In Wednesday’s trading, crude futures rose on a strike by Norwegian oil workers that reduced North Sea oil output and data that showed U.S. crude and distillate stockpiles declined last week. In overnight Asian trading, crude futures initially rose on Thursday on those factors, but later retreated amid negative perception about the EU summit.
EU leaders began a meeting in Brussels on Thursday openly divided, with German Chancellor Angela Merkel pitting herself against France and Italy and insisting they put the bloc’s fundamental problems ahead of emergency action.
But French President Francois Hollande said he expected agreement on emergency steps to help euro zone partners whose borrowing costs have reached unsustainable levels.
“Market sentiment is very negative,” said Carsten Fritsch, a commodities analyst at Commerzbank in Frankfurt. “There are concerns that the EU summit will disappoint.”
Analysts say the euro zone debt and financial crisis is stifling activity in the region, eroding investor confidence and dampening economic growth outlook in other parts of the world.
Norwegian oil production has been further cut by 290,000 barrels per day, according to a union official, from 240,000 bpd earlier this week, as an oil workers’ strike that began on Sunday continued, with no signs of a resolution.
But the government of Norway, the world’s eighth-largest oil exporter, has said it is not about to intervene, a local industry association said.
State-controlled oil and gas company Statoil (STL.OL) shut its key Oseberg field center on Sunday and other fields including Statoil’s Heidrun field and BP’s (BP.L) have also been affected by the strike.
Crude futures have fallen about 30 percent from the year’s high of $128.40 for Brent and $110.55 for U.S. crude, both occurring in March, despite an embargo of Iranian crude beginning July 1.
The fall in prices has been largely due to a rise in the output from the Organization of Petroleum Exporting Countries, mostly from Saudi Arabia, which is countering the threat of a sudden drop in Iranian supplies.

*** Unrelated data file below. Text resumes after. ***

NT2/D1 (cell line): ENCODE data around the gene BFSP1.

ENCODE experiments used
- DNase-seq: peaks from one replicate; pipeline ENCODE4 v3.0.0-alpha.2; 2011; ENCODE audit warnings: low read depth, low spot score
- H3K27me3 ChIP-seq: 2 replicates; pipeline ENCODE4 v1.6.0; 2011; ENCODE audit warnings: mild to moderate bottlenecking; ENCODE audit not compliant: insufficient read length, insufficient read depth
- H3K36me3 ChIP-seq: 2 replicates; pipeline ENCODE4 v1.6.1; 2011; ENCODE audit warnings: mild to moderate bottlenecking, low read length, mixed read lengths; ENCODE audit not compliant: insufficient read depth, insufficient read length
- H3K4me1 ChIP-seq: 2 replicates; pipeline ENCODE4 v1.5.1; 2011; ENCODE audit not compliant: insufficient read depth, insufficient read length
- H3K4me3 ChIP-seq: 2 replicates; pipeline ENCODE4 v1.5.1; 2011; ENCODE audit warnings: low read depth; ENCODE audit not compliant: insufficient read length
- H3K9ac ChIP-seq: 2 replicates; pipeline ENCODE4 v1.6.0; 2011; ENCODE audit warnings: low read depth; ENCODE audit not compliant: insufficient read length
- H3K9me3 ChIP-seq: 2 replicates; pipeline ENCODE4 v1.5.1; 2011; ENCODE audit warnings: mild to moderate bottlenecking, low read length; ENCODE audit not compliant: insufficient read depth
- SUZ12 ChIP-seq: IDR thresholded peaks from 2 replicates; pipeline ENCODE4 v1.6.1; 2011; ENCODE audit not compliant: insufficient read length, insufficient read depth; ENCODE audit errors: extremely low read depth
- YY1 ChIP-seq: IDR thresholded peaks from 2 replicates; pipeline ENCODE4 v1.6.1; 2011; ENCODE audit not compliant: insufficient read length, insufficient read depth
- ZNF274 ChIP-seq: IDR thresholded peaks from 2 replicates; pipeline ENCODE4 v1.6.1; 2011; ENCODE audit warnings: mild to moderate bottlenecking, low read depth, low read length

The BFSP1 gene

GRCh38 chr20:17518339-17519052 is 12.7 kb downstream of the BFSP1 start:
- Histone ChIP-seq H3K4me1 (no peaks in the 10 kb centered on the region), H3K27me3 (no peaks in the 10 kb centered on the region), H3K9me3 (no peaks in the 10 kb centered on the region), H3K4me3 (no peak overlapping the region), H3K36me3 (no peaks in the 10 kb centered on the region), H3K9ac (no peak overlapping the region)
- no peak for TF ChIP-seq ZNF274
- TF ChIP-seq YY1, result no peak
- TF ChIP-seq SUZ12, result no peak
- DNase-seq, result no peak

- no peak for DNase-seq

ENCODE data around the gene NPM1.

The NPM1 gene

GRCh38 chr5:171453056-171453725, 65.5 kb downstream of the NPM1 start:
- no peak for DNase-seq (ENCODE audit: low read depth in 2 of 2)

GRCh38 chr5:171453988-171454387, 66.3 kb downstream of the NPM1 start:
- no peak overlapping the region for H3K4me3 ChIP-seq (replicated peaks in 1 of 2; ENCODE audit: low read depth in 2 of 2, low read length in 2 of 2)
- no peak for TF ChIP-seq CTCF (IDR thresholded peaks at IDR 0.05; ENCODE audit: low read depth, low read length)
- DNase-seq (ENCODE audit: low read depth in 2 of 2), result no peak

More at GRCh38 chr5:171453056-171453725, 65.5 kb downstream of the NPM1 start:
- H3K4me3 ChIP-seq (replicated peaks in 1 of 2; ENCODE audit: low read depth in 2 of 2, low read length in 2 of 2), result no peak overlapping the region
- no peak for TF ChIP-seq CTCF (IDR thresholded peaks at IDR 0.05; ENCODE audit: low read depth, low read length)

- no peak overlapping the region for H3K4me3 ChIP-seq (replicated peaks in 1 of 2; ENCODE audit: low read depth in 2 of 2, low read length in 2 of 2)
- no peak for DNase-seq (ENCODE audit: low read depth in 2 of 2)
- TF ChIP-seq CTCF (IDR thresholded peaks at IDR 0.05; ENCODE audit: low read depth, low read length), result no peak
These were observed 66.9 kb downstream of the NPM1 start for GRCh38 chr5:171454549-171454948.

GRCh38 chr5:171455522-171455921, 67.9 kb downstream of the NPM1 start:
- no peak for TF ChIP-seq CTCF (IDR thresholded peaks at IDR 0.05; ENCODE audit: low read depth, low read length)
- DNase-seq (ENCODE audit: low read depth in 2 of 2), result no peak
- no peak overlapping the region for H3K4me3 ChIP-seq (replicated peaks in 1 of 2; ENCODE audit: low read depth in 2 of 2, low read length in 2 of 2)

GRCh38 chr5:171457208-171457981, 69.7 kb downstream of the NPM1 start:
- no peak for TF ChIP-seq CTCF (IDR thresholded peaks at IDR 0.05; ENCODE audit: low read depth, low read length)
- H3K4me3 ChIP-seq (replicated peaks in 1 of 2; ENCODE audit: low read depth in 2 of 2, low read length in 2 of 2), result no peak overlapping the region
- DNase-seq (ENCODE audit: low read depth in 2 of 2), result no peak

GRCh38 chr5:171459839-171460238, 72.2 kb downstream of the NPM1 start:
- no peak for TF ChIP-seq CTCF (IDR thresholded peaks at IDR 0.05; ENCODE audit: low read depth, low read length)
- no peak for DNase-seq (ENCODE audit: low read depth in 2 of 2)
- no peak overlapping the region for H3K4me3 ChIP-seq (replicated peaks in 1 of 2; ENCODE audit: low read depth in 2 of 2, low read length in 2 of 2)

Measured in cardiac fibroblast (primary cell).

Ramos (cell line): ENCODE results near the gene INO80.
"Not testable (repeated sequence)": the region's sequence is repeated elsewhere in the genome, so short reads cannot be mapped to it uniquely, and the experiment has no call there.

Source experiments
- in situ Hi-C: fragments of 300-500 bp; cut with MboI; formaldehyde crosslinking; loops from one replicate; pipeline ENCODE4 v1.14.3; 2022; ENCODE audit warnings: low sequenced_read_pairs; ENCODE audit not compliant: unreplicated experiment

In a meeting earlier this month, however, OPEC agreed to adhere to its output target of 30 million bpd set in December.
But Venezuela’s energy minister said that OPEC could hold an extraordinary meeting in the third quarter of this year if global crude prices remain low.
Venezuela wants the group to set an oil price band of $80 to $120 a barrel to stem crude’s recent tumble, seeking to revive a policy the cartel scrapped seven years ago.
Iran is at loggerheads with world powers over its disputed nuclear program that earlier this year had raised fears of that Tehran would block the Strait of Hormuz, a vital oil shipping lane.
Keeping an eye on Iran, Saudi Arabia has reopened an old oil pipeline built by Iraq to bypass Gulf shipping lanes, giving Riyadh the means to export more of its crude from Red Sea terminals should Iran try to block the strait, industry sources said.
Meanwhile, the Obama administration, which has imposed global financial sanctions intended to curtail business with Iran, has granted exceptions to the sanctions to China and Singapore, Secretary of State Hillary Clinton announced.
Additional reporting by Robert Gibbons in New York, Christopher Johnson and Simon Falush in London, Florence Tan in Singapore; editing by Marguerita Choy, Jim Marshall, M.D. Golan and Bob Burgdorfer